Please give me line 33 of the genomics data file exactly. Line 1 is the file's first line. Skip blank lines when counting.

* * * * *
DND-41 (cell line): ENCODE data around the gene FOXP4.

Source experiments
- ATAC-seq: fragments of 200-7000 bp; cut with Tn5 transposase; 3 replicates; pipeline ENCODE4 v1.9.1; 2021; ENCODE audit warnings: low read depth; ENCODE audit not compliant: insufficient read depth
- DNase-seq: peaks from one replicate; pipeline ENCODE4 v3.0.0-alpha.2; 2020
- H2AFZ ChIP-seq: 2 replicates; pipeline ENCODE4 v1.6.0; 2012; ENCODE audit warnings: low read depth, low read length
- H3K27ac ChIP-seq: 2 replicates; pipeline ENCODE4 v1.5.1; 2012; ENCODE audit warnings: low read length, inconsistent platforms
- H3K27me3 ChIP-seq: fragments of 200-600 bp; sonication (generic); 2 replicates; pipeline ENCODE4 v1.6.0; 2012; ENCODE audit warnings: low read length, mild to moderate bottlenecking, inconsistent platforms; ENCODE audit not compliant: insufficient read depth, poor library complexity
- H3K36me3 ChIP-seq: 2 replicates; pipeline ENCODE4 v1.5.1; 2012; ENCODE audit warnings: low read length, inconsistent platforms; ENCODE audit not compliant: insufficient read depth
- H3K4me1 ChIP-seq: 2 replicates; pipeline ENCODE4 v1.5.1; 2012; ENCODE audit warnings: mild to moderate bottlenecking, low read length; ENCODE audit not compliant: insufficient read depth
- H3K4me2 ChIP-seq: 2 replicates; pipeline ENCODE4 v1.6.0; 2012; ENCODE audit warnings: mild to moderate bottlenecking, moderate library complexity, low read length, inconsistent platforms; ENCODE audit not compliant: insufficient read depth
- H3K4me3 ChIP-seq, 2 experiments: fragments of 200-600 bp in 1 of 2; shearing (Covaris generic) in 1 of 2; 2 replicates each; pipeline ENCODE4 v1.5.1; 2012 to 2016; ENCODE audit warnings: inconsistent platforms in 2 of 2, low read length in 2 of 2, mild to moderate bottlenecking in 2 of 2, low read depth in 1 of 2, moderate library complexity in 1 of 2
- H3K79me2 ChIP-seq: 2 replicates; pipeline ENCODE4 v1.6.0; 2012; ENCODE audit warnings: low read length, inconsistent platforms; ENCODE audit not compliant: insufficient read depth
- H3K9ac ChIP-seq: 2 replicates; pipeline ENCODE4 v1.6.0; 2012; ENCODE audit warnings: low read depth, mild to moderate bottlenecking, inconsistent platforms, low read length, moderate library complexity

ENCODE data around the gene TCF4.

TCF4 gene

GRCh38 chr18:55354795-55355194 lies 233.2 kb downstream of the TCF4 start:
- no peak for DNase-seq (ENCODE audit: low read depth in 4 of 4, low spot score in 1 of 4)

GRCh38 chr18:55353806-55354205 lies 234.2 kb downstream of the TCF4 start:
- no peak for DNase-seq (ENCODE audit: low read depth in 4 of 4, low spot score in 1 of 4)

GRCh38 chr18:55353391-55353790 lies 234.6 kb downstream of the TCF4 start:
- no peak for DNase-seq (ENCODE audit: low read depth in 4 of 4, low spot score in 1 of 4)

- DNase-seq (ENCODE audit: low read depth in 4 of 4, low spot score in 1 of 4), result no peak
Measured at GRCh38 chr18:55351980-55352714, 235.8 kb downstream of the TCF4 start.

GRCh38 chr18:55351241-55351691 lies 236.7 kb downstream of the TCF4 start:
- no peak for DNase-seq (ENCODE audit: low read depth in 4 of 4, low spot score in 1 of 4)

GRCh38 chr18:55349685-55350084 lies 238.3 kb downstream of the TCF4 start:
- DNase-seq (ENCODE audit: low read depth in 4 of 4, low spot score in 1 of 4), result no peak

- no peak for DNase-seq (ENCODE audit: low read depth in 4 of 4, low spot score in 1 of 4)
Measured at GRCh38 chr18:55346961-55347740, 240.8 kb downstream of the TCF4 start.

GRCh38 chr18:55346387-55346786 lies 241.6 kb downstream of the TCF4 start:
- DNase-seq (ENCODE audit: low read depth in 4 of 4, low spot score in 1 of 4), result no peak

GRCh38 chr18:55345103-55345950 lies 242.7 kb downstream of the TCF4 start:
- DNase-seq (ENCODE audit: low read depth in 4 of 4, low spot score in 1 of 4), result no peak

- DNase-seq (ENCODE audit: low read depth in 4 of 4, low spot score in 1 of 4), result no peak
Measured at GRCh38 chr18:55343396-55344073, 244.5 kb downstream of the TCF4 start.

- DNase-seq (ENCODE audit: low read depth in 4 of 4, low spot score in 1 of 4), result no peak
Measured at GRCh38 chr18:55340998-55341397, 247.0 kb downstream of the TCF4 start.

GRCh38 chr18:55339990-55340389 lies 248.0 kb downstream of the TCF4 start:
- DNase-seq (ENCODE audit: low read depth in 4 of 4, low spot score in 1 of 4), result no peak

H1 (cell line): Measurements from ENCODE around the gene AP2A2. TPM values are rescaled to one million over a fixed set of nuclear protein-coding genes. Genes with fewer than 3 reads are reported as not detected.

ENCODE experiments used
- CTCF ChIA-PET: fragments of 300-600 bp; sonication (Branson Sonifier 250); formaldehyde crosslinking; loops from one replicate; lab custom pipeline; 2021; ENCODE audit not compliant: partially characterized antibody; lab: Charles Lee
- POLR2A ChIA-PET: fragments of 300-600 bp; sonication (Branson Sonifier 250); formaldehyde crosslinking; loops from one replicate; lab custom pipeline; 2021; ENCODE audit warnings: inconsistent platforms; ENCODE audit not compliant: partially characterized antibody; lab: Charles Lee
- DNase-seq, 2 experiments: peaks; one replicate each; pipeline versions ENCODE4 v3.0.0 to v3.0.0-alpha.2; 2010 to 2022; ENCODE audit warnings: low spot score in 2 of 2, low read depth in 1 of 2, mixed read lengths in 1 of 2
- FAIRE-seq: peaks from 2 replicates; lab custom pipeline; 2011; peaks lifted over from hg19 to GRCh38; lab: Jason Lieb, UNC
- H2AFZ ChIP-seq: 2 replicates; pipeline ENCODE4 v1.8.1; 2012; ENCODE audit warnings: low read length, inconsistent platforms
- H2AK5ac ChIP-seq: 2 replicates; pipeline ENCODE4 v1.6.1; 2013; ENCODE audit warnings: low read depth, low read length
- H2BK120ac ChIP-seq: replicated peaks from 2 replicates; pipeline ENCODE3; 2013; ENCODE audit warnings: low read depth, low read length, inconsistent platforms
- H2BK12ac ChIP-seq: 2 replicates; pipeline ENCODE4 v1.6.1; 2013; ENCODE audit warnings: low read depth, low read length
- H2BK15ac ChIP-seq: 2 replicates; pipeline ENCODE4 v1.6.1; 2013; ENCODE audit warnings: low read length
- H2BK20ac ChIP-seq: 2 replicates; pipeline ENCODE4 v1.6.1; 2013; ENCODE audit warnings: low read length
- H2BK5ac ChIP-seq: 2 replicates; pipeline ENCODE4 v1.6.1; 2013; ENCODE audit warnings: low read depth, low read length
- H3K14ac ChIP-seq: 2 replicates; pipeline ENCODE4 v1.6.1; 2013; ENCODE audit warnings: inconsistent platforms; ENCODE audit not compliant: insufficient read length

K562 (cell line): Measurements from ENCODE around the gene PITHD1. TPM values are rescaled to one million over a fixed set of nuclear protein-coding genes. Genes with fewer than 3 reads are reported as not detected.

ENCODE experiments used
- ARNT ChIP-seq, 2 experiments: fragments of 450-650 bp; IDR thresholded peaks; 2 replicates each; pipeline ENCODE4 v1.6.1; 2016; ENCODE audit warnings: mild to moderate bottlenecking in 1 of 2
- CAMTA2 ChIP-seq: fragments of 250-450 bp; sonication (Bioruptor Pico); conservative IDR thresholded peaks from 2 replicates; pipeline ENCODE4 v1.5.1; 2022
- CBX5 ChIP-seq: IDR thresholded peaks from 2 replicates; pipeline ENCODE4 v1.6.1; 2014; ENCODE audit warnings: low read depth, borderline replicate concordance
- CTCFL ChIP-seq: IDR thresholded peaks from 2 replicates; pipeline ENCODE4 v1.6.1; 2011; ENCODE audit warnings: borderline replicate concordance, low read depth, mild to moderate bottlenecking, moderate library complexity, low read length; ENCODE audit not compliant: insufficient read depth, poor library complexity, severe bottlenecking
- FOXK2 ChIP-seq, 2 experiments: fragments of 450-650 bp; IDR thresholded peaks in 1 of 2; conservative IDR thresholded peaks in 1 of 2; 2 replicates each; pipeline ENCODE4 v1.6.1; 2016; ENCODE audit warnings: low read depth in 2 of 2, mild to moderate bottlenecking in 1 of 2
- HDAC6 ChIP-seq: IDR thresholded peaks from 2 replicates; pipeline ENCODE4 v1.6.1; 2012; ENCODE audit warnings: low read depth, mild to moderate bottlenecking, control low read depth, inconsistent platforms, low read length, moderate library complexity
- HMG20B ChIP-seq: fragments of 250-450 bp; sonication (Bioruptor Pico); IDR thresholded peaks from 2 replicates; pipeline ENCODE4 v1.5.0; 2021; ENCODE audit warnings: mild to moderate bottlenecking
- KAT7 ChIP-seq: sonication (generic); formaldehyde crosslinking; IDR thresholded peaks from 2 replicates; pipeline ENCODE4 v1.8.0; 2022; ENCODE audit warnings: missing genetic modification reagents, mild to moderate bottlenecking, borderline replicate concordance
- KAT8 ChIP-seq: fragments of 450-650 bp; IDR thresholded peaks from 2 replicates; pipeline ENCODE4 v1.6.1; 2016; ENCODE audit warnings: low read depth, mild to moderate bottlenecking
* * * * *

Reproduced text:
- DNase-seq (ENCODE audit: low read depth in 4 of 4, low spot score in 1 of 4), result no peak